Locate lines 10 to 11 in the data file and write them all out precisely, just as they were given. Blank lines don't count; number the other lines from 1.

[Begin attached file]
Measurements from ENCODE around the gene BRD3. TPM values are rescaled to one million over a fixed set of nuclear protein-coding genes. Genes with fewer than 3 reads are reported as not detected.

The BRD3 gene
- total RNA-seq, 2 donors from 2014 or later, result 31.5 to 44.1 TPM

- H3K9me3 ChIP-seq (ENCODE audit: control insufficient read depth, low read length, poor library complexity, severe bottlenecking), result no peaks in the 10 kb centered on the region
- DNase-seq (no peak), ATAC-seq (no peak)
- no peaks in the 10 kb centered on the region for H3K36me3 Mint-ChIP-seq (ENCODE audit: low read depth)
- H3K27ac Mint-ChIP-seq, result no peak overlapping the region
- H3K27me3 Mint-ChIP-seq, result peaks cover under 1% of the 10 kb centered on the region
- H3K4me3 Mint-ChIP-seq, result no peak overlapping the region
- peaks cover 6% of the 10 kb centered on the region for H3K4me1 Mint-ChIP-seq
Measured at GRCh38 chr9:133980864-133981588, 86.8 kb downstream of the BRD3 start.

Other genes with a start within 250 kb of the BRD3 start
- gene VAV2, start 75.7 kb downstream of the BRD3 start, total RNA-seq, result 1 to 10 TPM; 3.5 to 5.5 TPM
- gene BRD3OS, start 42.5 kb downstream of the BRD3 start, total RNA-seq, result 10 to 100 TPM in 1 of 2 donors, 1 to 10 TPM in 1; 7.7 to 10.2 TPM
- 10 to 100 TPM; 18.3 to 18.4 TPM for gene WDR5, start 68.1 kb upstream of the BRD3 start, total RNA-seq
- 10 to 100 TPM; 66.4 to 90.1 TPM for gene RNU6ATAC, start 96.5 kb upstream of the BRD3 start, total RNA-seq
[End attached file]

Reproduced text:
- peaks cover 6% of the 10 kb centered on the region for H3K4me1 Mint-ChIP-seq
Measured at GRCh38 chr9:133980864-133981588, 86.8 kb downstream of the BRD3 start.